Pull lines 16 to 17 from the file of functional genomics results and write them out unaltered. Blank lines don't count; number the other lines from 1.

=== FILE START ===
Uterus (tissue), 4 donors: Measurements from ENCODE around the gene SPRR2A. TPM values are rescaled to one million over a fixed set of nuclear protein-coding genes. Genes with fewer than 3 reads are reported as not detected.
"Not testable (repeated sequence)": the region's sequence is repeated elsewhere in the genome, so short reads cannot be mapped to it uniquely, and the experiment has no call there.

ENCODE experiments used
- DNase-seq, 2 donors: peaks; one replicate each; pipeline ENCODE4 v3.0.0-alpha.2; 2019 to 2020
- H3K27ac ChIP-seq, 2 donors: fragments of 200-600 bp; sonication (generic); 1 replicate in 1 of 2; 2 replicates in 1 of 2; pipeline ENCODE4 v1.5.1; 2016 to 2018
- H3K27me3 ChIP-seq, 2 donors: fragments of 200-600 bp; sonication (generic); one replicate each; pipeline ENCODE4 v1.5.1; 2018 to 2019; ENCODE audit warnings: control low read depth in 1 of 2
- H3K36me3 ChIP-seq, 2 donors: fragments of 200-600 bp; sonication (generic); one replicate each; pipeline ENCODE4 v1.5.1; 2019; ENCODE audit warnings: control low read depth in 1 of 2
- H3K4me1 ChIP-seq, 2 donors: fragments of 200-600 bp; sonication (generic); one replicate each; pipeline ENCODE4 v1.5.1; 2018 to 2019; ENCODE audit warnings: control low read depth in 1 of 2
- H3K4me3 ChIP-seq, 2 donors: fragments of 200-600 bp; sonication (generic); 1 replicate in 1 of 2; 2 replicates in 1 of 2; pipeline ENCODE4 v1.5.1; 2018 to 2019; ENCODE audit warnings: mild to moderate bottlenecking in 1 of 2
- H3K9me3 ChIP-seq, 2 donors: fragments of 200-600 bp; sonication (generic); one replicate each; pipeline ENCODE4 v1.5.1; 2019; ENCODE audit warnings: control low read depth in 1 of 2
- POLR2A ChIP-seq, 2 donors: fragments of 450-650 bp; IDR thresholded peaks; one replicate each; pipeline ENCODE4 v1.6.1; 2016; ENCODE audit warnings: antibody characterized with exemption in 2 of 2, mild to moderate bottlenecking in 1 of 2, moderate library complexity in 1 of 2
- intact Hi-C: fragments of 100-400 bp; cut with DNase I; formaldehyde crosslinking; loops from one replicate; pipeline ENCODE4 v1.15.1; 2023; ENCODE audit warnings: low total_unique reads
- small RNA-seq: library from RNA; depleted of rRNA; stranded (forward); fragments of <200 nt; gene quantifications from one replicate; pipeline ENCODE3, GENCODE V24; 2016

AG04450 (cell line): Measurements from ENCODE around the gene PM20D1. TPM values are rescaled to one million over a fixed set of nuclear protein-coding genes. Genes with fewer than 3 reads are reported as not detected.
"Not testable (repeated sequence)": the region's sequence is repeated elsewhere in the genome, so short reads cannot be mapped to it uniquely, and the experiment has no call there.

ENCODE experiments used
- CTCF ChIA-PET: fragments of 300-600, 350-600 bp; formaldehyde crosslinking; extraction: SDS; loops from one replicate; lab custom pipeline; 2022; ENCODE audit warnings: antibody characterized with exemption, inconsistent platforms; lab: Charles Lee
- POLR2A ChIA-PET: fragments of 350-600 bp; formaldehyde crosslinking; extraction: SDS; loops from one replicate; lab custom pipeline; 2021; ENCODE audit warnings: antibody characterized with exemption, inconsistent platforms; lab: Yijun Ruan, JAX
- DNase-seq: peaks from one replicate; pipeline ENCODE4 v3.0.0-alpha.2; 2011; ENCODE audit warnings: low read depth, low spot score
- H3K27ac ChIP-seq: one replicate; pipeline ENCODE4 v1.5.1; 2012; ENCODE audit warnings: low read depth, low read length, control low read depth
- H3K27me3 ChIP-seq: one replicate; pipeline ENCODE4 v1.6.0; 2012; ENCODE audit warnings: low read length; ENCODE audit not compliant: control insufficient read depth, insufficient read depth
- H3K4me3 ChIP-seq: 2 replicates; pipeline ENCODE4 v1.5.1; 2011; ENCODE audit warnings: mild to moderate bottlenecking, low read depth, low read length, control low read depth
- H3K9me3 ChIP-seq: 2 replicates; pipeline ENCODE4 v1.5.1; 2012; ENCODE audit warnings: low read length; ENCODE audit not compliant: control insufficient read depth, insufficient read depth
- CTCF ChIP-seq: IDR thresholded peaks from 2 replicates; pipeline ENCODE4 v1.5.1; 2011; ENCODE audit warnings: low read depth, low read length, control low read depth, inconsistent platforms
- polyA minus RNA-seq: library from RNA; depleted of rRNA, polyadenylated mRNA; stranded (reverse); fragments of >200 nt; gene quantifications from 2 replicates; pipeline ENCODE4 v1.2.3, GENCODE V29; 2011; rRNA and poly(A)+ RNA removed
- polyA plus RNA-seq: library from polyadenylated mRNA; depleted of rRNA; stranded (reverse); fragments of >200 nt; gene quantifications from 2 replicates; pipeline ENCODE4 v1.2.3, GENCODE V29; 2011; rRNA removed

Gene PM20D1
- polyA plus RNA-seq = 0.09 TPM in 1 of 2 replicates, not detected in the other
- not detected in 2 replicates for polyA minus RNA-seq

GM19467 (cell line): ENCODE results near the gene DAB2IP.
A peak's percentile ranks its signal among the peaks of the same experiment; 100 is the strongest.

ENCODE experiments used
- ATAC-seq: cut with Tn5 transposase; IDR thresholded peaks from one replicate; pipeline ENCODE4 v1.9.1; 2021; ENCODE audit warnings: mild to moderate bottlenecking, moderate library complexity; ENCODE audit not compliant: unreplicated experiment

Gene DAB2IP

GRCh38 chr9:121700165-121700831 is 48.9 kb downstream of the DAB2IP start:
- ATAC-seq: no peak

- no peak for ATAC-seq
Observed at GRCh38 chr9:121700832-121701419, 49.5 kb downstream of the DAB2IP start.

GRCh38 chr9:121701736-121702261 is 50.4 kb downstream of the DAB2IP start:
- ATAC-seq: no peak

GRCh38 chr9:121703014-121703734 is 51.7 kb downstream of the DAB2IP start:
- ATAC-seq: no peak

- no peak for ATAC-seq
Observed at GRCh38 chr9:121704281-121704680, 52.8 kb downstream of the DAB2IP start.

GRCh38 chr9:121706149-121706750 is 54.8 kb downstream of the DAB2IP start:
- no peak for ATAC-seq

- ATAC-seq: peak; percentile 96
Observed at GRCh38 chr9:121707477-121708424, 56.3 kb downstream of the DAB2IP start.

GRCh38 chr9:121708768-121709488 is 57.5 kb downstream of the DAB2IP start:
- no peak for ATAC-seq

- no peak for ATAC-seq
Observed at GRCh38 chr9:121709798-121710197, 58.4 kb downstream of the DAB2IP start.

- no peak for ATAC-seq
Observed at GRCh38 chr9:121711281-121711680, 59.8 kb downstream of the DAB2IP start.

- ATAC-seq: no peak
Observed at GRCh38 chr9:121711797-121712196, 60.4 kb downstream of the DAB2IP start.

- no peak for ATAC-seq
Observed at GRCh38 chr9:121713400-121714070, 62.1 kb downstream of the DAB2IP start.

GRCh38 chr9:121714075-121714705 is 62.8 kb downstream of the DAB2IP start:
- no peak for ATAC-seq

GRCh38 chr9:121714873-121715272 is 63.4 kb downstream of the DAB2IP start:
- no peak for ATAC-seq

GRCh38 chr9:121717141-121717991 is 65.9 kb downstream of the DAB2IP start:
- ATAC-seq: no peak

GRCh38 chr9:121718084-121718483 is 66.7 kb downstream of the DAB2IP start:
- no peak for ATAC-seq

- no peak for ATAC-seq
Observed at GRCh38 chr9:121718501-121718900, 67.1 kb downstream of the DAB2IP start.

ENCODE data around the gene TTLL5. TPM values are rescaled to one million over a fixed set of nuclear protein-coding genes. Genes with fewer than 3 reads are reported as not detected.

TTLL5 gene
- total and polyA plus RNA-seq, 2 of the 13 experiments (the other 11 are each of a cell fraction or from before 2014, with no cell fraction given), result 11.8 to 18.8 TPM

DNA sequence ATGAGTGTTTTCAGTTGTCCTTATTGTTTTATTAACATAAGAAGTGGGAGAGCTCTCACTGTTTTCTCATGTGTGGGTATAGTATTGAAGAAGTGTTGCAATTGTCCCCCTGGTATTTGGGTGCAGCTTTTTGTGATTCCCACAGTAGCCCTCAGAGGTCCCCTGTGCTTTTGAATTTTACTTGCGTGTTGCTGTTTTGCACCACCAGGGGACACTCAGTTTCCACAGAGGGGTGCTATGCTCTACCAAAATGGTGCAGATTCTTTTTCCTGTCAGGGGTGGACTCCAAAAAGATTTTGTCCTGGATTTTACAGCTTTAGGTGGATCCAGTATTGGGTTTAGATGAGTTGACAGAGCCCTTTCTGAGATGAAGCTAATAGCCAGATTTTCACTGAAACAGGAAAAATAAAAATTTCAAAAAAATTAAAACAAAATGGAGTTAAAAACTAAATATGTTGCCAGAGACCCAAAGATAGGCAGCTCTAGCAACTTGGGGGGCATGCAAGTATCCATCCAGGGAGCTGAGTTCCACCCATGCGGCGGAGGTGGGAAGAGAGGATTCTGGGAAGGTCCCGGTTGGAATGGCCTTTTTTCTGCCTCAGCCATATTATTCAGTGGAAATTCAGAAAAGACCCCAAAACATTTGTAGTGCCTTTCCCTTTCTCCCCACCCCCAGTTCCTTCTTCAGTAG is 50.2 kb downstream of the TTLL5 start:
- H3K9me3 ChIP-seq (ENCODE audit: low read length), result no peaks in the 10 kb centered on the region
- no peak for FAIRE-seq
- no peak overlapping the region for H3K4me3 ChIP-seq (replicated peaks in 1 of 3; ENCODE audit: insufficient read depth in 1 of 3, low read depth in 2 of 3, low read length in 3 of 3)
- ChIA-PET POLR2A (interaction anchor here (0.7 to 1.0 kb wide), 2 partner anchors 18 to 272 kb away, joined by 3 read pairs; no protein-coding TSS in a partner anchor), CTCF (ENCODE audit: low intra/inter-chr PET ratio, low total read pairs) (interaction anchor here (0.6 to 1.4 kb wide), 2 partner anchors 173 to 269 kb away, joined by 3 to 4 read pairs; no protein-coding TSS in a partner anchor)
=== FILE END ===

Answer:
ENCODE experiments used
- CTCF ChIA-PET: fragments of 300-600, 350-600 bp; formaldehyde crosslinking; extraction: SDS; loops from one replicate; lab custom pipeline; 2022; ENCODE audit warnings: antibody characterized with exemption, inconsistent platforms; lab: Charles Lee